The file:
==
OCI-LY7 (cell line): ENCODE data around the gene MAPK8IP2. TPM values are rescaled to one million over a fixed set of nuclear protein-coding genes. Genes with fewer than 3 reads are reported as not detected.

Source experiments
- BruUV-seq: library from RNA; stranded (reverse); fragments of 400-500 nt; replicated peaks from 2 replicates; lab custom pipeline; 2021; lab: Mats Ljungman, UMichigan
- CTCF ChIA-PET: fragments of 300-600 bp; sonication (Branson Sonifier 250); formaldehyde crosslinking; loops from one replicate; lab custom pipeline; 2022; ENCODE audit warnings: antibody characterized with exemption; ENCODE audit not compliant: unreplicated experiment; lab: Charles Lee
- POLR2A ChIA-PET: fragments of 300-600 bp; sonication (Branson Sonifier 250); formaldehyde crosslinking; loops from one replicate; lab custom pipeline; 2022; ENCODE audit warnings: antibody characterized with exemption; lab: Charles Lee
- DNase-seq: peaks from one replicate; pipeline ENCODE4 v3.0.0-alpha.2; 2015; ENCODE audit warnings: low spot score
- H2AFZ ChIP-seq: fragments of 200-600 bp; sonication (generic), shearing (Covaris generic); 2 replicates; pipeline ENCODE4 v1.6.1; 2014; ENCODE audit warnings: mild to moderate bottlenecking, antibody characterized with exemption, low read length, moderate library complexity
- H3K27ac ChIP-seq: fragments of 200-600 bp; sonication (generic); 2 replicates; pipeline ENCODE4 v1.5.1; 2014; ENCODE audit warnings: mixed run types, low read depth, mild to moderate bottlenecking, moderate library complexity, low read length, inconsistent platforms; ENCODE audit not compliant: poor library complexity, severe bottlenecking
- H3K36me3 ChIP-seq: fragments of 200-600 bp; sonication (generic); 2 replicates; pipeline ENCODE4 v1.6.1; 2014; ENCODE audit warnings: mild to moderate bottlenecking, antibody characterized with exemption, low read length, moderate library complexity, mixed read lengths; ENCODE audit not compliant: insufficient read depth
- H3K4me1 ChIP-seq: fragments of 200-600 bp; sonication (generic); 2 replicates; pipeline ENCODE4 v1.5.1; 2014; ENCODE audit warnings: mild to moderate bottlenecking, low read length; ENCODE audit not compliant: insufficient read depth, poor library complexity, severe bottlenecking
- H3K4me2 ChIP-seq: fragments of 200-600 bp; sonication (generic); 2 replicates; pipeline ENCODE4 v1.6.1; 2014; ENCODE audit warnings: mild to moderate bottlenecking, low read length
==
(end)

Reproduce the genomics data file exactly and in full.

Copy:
OCI-LY7 (cell line): ENCODE data around the gene MAPK8IP2. TPM values are rescaled to one million over a fixed set of nuclear protein-coding genes. Genes with fewer than 3 reads are reported as not detected.

Source experiments
- BruUV-seq: library from RNA; stranded (reverse); fragments of 400-500 nt; replicated peaks from 2 replicates; lab custom pipeline; 2021; lab: Mats Ljungman, UMichigan
- CTCF ChIA-PET: fragments of 300-600 bp; sonication (Branson Sonifier 250); formaldehyde crosslinking; loops from one replicate; lab custom pipeline; 2022; ENCODE audit warnings: antibody characterized with exemption; ENCODE audit not compliant: unreplicated experiment; lab: Charles Lee
- POLR2A ChIA-PET: fragments of 300-600 bp; sonication (Branson Sonifier 250); formaldehyde crosslinking; loops from one replicate; lab custom pipeline; 2022; ENCODE audit warnings: antibody characterized with exemption; lab: Charles Lee
- DNase-seq: peaks from one replicate; pipeline ENCODE4 v3.0.0-alpha.2; 2015; ENCODE audit warnings: low spot score
- H2AFZ ChIP-seq: fragments of 200-600 bp; sonication (generic), shearing (Covaris generic); 2 replicates; pipeline ENCODE4 v1.6.1; 2014; ENCODE audit warnings: mild to moderate bottlenecking, antibody characterized with exemption, low read length, moderate library complexity
- H3K27ac ChIP-seq: fragments of 200-600 bp; sonication (generic); 2 replicates; pipeline ENCODE4 v1.5.1; 2014; ENCODE audit warnings: mixed run types, low read depth, mild to moderate bottlenecking, moderate library complexity, low read length, inconsistent platforms; ENCODE audit not compliant: poor library complexity, severe bottlenecking
- H3K36me3 ChIP-seq: fragments of 200-600 bp; sonication (generic); 2 replicates; pipeline ENCODE4 v1.6.1; 2014; ENCODE audit warnings: mild to moderate bottlenecking, antibody characterized with exemption, low read length, moderate library complexity, mixed read lengths; ENCODE audit not compliant: insufficient read depth
- H3K4me1 ChIP-seq: fragments of 200-600 bp; sonication (generic); 2 replicates; pipeline ENCODE4 v1.5.1; 2014; ENCODE audit warnings: mild to moderate bottlenecking, low read length; ENCODE audit not compliant: insufficient read depth, poor library complexity, severe bottlenecking
- H3K4me2 ChIP-seq: fragments of 200-600 bp; sonication (generic); 2 replicates; pipeline ENCODE4 v1.6.1; 2014; ENCODE audit warnings: mild to moderate bottlenecking, low read length